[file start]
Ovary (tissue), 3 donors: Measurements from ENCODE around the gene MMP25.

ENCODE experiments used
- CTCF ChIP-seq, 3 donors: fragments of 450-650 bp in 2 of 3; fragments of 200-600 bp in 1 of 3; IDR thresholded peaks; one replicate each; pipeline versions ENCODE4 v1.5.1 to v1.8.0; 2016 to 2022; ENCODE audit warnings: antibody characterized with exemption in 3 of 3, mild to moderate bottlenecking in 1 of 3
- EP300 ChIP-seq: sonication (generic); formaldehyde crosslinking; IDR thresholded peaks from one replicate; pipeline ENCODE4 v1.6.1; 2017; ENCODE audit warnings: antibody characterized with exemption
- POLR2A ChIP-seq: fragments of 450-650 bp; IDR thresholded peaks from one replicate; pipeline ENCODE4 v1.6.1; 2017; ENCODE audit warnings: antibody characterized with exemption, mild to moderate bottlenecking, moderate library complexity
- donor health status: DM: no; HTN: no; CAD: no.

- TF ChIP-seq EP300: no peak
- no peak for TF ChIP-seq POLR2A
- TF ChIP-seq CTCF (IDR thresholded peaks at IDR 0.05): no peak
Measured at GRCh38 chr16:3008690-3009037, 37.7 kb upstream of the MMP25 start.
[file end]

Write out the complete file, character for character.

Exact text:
Ovary (tissue), 3 donors: Measurements from ENCODE around the gene MMP25.

ENCODE experiments used
- CTCF ChIP-seq, 3 donors: fragments of 450-650 bp in 2 of 3; fragments of 200-600 bp in 1 of 3; IDR thresholded peaks; one replicate each; pipeline versions ENCODE4 v1.5.1 to v1.8.0; 2016 to 2022; ENCODE audit warnings: antibody characterized with exemption in 3 of 3, mild to moderate bottlenecking in 1 of 3
- EP300 ChIP-seq: sonication (generic); formaldehyde crosslinking; IDR thresholded peaks from one replicate; pipeline ENCODE4 v1.6.1; 2017; ENCODE audit warnings: antibody characterized with exemption
- POLR2A ChIP-seq: fragments of 450-650 bp; IDR thresholded peaks from one replicate; pipeline ENCODE4 v1.6.1; 2017; ENCODE audit warnings: antibody characterized with exemption, mild to moderate bottlenecking, moderate library complexity
- donor health status: DM: no; HTN: no; CAD: no.

- TF ChIP-seq EP300: no peak
- no peak for TF ChIP-seq POLR2A
- TF ChIP-seq CTCF (IDR thresholded peaks at IDR 0.05): no peak
Measured at GRCh38 chr16:3008690-3009037, 37.7 kb upstream of the MMP25 start.